The answers to the electrolyte quiz for June 14, 2012 are 1. A, 2. D, 3. C, 4. B,
(Courtesy of Dr. Alan Yu, Professor of Medicine, University of Kansas Medical Center)
For each patient with hyperkalemia described below, select the best option (A-E) for treatment of their serum potassium.
A. Thiazide diuretic
E. Sodium polystyrene sulfonate
1. 43-year-old man with Type II diabetes mellitus, hypertension, congestive cardiac failure, nephrotic-range proteinuria, and a serum creatinine of 1.6 mg/dL. His serum potassium has been in the range of 5.6-5.9 mEq/L since starting captopril, despite adhering to a potassiumrestricted diet.
2. 88-year-old woman who had partial colectomy for perforated diverticular abscess and septicemia two days previously, and has been anuric since the operation. Her serum potassium is 6 mg/dL.
3. 18-year-old man with no prior medical history who presents with one week of polyuria and polydipsia.
Serum sodium 132 mEq/L
Serum potassium 5.9 mEq/L
Serum chloride 91 mEq/L
Serum bicarbonate 16 mEq/L
Blood urea nitrogen 56 mg/dL
Serum creatinine 2.2 mg/dL
Serum glucose 330 mg/dL
4. 26-year-old woman with acquired immune deficiency syndrome, fatigue, weight loss, lowgrade fever, and orthostatic hypotension.
Serum cortisol level:
Baseline at 8 AM7 mcg/dL
(nL 5-24 mcg/dL)
30 minutes after 250 10 mcg/dL mcg cosyntropin i.m.
60 minutes after 250.11 mcg/dL mcg cosyntropin i.m.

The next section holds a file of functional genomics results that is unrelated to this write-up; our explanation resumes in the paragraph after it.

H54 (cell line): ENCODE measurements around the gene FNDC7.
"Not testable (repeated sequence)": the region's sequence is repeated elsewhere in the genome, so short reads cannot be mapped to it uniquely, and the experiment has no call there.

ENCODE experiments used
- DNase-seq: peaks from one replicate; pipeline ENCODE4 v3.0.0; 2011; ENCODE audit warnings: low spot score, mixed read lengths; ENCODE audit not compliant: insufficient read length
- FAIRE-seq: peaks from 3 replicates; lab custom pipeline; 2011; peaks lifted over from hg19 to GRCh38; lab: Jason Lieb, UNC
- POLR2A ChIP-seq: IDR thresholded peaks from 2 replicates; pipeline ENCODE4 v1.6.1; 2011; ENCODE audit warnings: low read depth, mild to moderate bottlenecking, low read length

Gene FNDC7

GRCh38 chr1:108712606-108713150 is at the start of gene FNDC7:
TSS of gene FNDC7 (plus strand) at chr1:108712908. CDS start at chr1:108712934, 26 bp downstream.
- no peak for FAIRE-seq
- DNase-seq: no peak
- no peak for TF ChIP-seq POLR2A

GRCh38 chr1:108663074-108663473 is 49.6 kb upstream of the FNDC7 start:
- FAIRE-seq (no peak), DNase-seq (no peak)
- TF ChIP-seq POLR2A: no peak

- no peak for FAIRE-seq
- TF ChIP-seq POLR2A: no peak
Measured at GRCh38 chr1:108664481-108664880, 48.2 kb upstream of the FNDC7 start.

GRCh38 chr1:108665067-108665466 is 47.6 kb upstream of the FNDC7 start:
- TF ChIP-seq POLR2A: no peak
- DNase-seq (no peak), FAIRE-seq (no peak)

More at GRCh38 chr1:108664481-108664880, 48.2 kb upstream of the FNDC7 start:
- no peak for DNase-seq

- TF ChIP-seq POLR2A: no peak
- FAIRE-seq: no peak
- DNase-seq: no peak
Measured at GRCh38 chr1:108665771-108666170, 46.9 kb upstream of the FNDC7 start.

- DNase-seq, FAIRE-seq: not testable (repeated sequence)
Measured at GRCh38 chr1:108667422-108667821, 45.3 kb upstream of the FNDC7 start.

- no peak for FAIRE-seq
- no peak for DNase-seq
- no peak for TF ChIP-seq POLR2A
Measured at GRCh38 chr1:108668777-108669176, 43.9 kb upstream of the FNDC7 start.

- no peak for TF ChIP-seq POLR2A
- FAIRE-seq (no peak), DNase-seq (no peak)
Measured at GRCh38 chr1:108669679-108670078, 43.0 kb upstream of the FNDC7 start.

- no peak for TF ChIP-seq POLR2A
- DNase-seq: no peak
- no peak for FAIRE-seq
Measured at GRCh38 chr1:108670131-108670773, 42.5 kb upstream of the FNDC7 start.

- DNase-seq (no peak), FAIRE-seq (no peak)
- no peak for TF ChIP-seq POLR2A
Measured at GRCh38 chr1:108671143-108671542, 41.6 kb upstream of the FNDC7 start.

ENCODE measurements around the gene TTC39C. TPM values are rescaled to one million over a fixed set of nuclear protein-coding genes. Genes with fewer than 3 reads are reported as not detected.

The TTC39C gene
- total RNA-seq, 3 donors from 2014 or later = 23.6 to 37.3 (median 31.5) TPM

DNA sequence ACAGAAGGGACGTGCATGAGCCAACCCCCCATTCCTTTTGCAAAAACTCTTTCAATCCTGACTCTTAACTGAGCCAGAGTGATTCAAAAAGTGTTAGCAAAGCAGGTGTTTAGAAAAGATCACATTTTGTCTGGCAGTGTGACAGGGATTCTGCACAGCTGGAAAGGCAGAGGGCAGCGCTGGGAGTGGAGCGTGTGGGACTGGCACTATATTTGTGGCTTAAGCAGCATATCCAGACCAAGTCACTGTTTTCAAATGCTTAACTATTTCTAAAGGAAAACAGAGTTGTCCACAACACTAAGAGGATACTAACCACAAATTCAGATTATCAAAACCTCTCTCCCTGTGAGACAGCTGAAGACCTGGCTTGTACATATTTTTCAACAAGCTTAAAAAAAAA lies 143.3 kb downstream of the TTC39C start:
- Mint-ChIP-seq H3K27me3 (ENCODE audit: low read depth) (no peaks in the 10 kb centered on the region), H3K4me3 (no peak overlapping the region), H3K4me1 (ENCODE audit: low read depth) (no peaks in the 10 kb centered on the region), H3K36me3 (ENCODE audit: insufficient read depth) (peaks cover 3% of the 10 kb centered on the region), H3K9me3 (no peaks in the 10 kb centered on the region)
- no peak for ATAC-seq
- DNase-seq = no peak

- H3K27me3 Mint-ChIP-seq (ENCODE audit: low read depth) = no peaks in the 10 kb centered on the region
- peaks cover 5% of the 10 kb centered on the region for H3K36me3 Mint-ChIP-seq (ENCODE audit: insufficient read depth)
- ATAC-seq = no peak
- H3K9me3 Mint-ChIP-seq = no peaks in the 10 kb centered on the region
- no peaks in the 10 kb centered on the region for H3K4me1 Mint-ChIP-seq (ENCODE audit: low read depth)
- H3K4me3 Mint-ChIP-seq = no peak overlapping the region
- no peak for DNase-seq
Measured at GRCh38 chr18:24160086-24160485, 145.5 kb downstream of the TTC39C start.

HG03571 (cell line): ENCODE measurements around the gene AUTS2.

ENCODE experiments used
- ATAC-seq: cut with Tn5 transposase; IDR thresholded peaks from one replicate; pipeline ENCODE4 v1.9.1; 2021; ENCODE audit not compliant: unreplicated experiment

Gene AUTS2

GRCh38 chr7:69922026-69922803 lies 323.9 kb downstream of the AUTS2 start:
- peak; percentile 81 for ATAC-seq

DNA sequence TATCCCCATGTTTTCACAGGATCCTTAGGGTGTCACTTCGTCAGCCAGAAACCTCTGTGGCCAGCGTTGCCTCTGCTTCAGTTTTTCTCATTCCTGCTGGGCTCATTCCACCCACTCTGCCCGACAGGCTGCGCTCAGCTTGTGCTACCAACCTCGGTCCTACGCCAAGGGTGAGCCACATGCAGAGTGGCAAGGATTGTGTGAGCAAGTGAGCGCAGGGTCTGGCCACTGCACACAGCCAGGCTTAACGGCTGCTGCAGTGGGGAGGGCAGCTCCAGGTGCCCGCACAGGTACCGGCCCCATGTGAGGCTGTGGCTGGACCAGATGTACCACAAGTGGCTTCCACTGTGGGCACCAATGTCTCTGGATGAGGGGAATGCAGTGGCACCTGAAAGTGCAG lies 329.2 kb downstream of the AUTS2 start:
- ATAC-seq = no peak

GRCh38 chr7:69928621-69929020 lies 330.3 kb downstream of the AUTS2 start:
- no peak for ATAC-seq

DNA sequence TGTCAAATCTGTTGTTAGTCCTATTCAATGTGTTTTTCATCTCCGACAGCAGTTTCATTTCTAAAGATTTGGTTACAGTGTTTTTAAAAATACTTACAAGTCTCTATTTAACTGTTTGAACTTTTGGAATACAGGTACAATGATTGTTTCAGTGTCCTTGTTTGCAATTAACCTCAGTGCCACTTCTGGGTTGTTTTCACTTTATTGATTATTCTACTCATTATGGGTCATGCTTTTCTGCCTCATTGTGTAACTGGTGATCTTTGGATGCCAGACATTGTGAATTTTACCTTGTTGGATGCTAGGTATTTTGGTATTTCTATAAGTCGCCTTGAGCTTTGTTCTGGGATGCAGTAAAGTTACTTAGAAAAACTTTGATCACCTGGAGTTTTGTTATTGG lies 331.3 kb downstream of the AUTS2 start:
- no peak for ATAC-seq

The 43-year-old man likely has diabetic nephropathy and hyporeninemic hypoaldosteronism. He is volume-expanded and loop or thiazide diuretics are a useful way to correct his potassium and volume simultaneously. The 88-year-old with postoperative anuric acute renal failure requires dialysis. Enteral administration of a potassium-binding resin is contraindicated, and no other measure will remove potassium from her body. The 18-year-old man has newly-diagnosed diabetes and diabetic ketoacidosis. The hyperkalemia is due to shift of potassium from the intracellular to extracellular space, which can be readily reversed with insulin, and his renal failure is largely due to hypovolemia and may be reversible with fluid replacement. His whole body potassium content is actually reduced and any measures that remove potassium from the body would risk subsequent development of hypokalemia once insulin therapy is initiated. The 26-year-old woman has primary adrenal insufficiency, which can occur in patients with acquired immunodeficiency syndrome due to infectious agents such as cytomegalovirus or mycobacteria, and drugs such as ketoconazole and rifampin. Although her baseline serum cortisol level is normal, it fails to rise appropriately (increment from baseline > 7 mcg/dL, or 30 minute level > 15 mcg/dL) after administration of cosyntropin. Replacement with hydrocortisone is therefore indicated.